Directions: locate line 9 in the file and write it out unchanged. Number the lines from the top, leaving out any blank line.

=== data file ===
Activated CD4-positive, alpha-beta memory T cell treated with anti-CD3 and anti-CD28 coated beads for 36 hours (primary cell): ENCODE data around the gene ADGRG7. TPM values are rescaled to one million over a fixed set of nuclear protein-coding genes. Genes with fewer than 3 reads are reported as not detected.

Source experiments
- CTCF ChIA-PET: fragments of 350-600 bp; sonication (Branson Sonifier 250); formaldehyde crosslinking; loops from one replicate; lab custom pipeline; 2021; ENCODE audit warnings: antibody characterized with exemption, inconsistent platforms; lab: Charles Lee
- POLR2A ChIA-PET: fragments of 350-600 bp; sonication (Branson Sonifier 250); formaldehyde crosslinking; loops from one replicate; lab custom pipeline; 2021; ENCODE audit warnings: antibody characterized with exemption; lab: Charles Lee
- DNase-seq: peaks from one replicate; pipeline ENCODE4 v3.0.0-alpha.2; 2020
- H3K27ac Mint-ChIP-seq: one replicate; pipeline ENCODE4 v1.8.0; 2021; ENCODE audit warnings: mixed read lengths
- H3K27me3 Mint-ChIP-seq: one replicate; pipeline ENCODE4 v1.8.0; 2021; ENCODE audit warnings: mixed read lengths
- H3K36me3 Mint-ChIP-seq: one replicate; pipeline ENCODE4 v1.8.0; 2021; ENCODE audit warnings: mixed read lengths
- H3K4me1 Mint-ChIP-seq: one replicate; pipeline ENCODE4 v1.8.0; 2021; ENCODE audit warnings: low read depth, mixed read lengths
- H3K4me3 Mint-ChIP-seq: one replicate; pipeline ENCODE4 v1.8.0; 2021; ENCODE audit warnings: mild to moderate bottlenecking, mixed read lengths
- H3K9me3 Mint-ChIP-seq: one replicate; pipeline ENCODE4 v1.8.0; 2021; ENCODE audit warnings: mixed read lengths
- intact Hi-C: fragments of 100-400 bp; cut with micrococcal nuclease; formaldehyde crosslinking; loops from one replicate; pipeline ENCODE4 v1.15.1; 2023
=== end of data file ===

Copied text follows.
- H3K4me1 Mint-ChIP-seq: one replicate; pipeline ENCODE4 v1.8.0; 2021; ENCODE audit warnings: low read depth, mixed read lengths